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Xinara House, a beautifully restored former bishop's home in the heart of rural Tinos

Our Story

susan at work

Five years ago London-based Peter and Susan Marston stumbled on Tinos Island by accident while waiting for a delayed flight at Mykonos. They were curious; travelling the Aegean for years no one had spoken of the beautiful quiet island next to Mykonos. Charmed, they viewed impossible ruined houses, then spotted a grand old mansion in a pretty village, sadly neglected, sheltered beneath a beautiful mountain. It was love at first sight. People said it was the old Bishop's house, but no one had lived there for decades, and there were 17 shared owners. A year later, somehow, miraculously, the Marstons owned it and work began. And equally miraculously a year later it opened for visitors. It had become a passion for Peter and Susan, designing, making and creating for the project. Local Tinos people helped with the project and many new friends have been made.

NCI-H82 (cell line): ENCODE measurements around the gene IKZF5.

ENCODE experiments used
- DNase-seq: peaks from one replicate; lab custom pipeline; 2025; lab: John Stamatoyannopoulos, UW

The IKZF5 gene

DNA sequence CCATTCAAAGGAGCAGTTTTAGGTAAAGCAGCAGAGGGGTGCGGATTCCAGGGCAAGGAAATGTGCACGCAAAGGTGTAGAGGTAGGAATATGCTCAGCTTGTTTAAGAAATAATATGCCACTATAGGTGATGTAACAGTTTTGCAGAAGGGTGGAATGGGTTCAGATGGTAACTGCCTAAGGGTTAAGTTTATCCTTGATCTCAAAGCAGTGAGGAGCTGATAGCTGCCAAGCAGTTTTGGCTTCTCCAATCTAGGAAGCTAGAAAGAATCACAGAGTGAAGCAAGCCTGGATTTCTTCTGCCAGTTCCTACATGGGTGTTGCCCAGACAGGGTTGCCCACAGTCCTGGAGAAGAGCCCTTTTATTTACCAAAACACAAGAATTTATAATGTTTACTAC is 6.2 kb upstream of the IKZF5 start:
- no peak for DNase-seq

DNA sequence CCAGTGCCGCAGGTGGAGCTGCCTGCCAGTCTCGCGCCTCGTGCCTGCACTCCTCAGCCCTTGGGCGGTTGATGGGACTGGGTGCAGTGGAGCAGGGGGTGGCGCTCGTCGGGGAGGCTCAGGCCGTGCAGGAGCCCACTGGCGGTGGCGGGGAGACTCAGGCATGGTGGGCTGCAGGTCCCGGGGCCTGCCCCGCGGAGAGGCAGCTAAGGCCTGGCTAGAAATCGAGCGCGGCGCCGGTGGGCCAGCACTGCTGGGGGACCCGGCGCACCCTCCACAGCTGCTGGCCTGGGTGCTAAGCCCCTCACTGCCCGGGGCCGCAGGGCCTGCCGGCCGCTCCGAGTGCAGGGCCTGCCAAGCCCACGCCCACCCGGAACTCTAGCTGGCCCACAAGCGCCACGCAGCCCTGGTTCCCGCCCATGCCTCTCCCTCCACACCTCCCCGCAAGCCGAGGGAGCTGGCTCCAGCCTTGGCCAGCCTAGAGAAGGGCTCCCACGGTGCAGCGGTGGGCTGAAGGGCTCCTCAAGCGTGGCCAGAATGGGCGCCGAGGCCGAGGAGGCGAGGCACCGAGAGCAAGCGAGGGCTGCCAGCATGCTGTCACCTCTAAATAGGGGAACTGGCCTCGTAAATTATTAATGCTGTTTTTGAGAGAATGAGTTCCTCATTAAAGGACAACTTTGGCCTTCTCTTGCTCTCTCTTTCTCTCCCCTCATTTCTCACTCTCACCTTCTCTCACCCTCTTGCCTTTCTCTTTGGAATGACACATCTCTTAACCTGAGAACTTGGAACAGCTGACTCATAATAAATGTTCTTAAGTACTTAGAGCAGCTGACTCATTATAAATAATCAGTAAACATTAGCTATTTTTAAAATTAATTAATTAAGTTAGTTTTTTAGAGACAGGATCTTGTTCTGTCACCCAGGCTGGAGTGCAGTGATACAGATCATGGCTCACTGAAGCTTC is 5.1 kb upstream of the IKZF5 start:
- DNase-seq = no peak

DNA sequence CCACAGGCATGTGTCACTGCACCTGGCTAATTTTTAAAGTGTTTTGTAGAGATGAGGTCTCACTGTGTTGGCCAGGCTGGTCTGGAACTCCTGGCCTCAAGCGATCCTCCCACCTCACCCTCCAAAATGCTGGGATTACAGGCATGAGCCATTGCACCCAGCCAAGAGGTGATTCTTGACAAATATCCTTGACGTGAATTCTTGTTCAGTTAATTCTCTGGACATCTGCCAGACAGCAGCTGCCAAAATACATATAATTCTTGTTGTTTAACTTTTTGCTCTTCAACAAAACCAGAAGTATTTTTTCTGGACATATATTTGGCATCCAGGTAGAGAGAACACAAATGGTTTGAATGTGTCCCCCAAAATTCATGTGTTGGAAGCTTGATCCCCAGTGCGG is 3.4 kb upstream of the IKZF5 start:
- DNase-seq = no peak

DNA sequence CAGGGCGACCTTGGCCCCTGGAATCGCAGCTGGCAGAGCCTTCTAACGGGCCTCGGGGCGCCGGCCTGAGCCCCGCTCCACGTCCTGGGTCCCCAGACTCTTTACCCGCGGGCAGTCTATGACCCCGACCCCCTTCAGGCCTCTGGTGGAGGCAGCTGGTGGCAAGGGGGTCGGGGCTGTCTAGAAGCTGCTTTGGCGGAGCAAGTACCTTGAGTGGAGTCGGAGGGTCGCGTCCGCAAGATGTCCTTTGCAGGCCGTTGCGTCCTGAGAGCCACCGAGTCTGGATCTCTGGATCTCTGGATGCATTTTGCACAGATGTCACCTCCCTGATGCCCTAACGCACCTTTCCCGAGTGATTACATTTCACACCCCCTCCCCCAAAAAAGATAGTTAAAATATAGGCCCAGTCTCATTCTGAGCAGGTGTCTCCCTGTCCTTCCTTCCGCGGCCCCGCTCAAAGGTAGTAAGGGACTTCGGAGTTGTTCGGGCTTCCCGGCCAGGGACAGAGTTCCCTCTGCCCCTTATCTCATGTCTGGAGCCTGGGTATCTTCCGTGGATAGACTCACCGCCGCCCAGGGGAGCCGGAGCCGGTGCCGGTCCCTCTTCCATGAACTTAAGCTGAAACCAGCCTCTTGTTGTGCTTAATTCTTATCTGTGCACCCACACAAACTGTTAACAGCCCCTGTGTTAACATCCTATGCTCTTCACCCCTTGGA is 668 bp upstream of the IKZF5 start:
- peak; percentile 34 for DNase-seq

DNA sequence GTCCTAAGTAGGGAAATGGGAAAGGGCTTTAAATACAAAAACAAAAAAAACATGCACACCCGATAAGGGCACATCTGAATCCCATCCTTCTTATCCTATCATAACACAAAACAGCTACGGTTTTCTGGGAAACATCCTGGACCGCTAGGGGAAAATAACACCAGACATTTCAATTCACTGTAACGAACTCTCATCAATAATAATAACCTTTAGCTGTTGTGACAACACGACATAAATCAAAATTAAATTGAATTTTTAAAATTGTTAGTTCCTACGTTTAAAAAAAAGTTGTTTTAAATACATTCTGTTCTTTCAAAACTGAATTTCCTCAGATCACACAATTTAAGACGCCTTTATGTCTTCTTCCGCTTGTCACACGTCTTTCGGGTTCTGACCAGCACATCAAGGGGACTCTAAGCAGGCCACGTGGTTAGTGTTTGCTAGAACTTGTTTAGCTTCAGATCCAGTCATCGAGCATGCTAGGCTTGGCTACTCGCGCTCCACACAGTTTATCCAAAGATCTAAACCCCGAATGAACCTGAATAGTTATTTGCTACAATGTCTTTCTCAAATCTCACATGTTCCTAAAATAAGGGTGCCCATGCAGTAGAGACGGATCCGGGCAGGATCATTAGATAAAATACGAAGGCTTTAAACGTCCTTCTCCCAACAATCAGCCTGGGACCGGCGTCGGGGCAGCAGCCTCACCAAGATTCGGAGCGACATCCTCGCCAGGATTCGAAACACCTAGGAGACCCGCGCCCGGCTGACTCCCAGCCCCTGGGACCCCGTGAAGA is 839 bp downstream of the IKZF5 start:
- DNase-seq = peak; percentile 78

In the 1800s Xinara House was the home of Cyclades Bishop, Ioannes Kollaros (the house bears his coat of arms) and meticulous restoration was essential. Fortunately Tinos retains marble quarries and exceptionally skilled workers who made the floors, tables and even solid-marble basins for the bathrooms and kitchen. Traditional island pebble-patterns are laid on the terrace. The exterior is repainted with natural lime-wash to which is added 'loulaki' (old-fashioned laundry blue) in time-honoured fashion. Inside it is now refreshed, comfortable and full of light.

Outside on the rebuilt stone terraces stepping up towards the mountain are ancient mulberries (silk was produced at the house), cedars, walnuts, almonds and fruit trees. A vineyard has been planted to produce rosé and new vegetable gardens stock the kitchens. Several sheltered sun terraces have been designed, and a beautiful wild garden of Mediterranean species is now established on the uppermost terraces where old tracks lead off round the island.